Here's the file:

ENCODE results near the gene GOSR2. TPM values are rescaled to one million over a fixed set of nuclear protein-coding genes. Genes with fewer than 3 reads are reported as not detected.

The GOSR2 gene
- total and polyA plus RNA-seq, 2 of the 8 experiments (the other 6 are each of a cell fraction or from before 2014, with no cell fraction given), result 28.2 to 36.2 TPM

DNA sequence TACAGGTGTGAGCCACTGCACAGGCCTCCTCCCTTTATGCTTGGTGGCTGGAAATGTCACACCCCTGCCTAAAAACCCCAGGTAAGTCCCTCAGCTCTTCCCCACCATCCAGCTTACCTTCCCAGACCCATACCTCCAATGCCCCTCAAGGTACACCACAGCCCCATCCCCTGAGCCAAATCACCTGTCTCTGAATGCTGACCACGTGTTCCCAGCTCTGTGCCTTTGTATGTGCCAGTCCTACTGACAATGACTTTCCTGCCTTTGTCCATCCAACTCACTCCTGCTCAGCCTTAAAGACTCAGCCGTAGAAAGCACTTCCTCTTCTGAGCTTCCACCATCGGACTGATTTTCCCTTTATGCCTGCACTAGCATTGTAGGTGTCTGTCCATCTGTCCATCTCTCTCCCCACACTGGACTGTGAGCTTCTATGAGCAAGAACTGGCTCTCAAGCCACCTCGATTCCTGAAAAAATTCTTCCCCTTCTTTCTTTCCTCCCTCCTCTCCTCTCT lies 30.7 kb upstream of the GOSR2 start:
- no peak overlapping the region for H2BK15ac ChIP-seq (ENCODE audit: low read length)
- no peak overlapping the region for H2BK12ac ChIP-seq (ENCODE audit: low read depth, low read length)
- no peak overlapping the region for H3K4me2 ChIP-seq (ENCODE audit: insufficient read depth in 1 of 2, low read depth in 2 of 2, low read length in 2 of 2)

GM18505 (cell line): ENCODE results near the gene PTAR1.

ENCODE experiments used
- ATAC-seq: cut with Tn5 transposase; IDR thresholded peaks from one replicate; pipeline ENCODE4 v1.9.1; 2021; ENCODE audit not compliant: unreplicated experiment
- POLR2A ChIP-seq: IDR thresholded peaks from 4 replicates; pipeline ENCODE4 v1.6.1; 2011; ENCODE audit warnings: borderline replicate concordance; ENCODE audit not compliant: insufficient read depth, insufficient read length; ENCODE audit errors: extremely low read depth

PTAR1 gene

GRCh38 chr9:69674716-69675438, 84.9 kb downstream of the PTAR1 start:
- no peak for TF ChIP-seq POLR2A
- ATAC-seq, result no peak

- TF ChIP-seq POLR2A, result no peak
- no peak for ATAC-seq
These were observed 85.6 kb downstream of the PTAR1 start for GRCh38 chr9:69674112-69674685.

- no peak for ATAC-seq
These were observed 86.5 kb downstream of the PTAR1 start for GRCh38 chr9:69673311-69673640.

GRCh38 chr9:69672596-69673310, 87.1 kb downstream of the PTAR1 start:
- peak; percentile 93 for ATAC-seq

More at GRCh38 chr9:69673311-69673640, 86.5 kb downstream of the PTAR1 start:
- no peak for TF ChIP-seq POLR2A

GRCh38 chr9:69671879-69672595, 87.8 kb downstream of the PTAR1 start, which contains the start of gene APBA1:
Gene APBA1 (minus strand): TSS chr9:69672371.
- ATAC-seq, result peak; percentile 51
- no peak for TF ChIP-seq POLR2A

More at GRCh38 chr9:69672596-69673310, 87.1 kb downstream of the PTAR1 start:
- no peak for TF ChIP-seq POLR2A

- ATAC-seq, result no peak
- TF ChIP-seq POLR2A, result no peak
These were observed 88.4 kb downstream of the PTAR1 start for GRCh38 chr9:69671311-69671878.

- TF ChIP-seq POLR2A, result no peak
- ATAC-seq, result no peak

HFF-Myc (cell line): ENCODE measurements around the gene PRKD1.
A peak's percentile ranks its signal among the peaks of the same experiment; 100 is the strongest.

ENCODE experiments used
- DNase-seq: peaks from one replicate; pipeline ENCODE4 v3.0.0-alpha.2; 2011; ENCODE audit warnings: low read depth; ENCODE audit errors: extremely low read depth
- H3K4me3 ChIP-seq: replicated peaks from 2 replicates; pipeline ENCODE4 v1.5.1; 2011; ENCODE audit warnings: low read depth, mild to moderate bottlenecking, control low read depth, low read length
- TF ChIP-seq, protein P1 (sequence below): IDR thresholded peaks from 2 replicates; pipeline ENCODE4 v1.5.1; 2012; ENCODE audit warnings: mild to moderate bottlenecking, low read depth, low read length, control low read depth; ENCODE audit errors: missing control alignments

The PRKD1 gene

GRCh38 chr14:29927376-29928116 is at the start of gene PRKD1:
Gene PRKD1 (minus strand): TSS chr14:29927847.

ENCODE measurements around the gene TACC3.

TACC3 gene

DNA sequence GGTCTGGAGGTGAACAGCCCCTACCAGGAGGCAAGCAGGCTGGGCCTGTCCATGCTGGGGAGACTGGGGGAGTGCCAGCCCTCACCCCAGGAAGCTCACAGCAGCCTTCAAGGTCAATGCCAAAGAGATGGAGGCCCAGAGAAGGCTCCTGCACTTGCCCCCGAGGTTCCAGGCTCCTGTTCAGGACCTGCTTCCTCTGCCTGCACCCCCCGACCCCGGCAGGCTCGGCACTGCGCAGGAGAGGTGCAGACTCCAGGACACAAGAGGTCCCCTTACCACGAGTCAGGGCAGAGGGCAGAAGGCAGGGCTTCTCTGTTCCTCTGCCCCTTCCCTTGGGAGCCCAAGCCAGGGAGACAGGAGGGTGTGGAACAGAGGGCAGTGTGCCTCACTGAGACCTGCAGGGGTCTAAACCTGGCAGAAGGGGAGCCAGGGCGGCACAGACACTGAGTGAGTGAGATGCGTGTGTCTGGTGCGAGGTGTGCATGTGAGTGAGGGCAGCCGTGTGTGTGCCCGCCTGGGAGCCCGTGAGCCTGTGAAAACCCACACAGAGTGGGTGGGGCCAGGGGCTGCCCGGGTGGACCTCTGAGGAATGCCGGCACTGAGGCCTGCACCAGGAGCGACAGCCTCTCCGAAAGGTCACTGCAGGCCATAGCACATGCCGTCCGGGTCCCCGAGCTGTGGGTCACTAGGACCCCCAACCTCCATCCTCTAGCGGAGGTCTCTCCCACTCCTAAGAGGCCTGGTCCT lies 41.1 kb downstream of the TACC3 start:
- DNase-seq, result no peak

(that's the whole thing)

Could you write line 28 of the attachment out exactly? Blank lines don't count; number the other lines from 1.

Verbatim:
- no peak for TF ChIP-seq POLR2A